While I am still working my way through George Eliot's Middlemarch -- and hope to wrap it up in the last few days of 2015 -- I can tell right now is not going to crack my top 10 or even top 20 books read in 2015. The plot is reasonably clever, but I do not care for Eliot's obtrusive narrative voice. It is somewhat easier to take than in The Mill on the Floss, which I really did not care for, but I just feel that I am constantly being told what to pay attention to in each chapter and, worse, how I should think/feel about all these events. Dickens and Trollope also share this weakness on the completely omniscient narrative voice, but somehow Eliot is continually rubbing me the wrong way. (It doesn't help that one of the characters starts out as totally feckless and spoiled, though it appears he finally get serious about choosing a career after he is disappointed in not receiving a large inheritance from his uncle. I just do not respond well to feckless characters, which was continually a problem when I was reading Barbara Comyns's novels. Perhaps I also see a bit too much of Casaubon in myself -- and don't care for the novel acting as a mirror. Not the irrational jealousy, but the unwillingness to finish large, ambitious projects, perhaps in part to avoid opening oneself up to criticism.)
At any rate, building off of my 2014 round-up post, I think I have the format down. I list the top 5 books of the year (not counting books I re-read since those aren't precisely discoveries, and I only re-read books that already rank very highly on my personal enjoyment factor). Then I round it off with other books that stood out among the dozens of books I read over the year. I link where possible to the posts that have discussed these books, either in detail or just in passing.
Top five books of 2015:
Gregor von Rezzori An Ermine in Czernopol
Ivan Vladislavic The Restless Supermarket
Albert Cossery Proud Beggars
Friedrich Dürrenmatt The Physicists (saw and read this in 2015)
Bruno Schulz The Street of Crocodiles/Sanatorium Under the Sign of the Hourglass (often published together in one volume)
Franz Kafka's The Trial edges out Djuna Barnes's Nightwood for the best book reread.
Andrey Platonov Happy Moscow
Tom Stoppard Travesties (saw and read this in 2015)
Barbara Comyns The Juniper Tree
Elizabeth Taylor A View of the Harbour
Molly Keane Time After Time
Jerome K. Jerome Three Men in a Boat
Angela Carter Nights at the Circus
Irène Némirovsky David Golder
Michael Ondaatje The Cat's Table
R. K. Narayan Mr Sampath: The Printer of Malgudi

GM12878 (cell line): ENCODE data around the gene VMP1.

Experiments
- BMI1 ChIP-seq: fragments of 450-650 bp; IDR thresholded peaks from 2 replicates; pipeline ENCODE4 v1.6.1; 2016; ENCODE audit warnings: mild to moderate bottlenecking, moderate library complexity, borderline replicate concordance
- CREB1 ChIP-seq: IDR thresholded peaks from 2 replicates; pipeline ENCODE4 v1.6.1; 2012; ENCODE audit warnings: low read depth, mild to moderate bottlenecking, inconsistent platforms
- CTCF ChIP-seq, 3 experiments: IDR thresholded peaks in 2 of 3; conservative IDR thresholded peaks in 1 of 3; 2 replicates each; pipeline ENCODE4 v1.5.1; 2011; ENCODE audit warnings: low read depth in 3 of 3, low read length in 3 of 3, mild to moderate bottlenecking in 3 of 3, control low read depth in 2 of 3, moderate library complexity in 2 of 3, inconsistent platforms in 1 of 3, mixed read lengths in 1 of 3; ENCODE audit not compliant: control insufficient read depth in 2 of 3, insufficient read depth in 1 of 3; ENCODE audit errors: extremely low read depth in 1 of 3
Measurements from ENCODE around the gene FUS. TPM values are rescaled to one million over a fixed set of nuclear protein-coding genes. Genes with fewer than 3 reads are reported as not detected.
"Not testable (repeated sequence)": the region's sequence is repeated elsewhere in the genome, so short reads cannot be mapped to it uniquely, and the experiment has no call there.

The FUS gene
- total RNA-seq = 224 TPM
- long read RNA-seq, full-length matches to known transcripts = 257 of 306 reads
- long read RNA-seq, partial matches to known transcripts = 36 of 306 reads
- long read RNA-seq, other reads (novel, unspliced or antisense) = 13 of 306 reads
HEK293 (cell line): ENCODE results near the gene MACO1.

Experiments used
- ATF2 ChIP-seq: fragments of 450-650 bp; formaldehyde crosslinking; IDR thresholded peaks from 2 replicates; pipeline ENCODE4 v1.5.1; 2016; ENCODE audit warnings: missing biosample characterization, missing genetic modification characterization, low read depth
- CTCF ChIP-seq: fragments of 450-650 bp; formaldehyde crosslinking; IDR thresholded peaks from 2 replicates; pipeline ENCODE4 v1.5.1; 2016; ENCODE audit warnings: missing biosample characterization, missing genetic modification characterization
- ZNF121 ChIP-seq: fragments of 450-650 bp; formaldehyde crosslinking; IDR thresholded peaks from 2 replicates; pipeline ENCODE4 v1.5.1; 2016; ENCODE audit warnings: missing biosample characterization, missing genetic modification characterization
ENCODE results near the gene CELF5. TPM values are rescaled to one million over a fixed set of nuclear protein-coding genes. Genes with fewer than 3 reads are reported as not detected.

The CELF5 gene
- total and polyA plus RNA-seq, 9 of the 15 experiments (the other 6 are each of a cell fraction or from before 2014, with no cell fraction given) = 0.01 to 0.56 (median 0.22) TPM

The Narayan is an interesting case as I thought a few parts felt familiar, but it wasn't until this dramatic scene towards the end where one of the minor characters goes off the deep end and tears up a movie studio that I decided I had definitely reread the book.
After some internal debate, I decided to add The Cat's Table as well. I find this a flawed novel, in the sense that Ondaatje tried too hard to overcomplicate the structure of the novel. Frankly, it would have been so much better as either a simple story of the boy on a ship headed to England, or one step removed -- the retrospective view of this trip. But the shifting back and forth in time was too precious and undermined what was well done. Still, if I prune away the elaborate structure, the remaining shipboard scenes were quite entertaining.
Looking ahead, I have quite a few shorter (250 pages or less) novels coming up, which always makes me feel particularly "productive" in crossing books off my TBR pile. Based on my current pace, in the second half of 2016, I should start hitting Tobias Smollett for the first time. I hope I can get into the right frame of mind to read him, since he is supposed to have written quite a few "rollicking" novels. (Sometimes the humor of the past doesn't quite translate to the present.) At some point after this, I should get around to rereading Bell's Waiting for the End of the World (and I'll see if it has such a big impact on me this time around -- here's hoping). The back end of the year features quite a few longer books, including Wallace's The Pale King, Murakami's 1Q84 and Thackeray's Vanity Fair. While I suspect if I stick closely to the reading list I won't quite make it to Vanity Fair in 2016, I might rearrange it to tackle it in December, as I tend to have more time off around the holidays. That's something to look forward to at any rate.
Best wishes to all for 2016!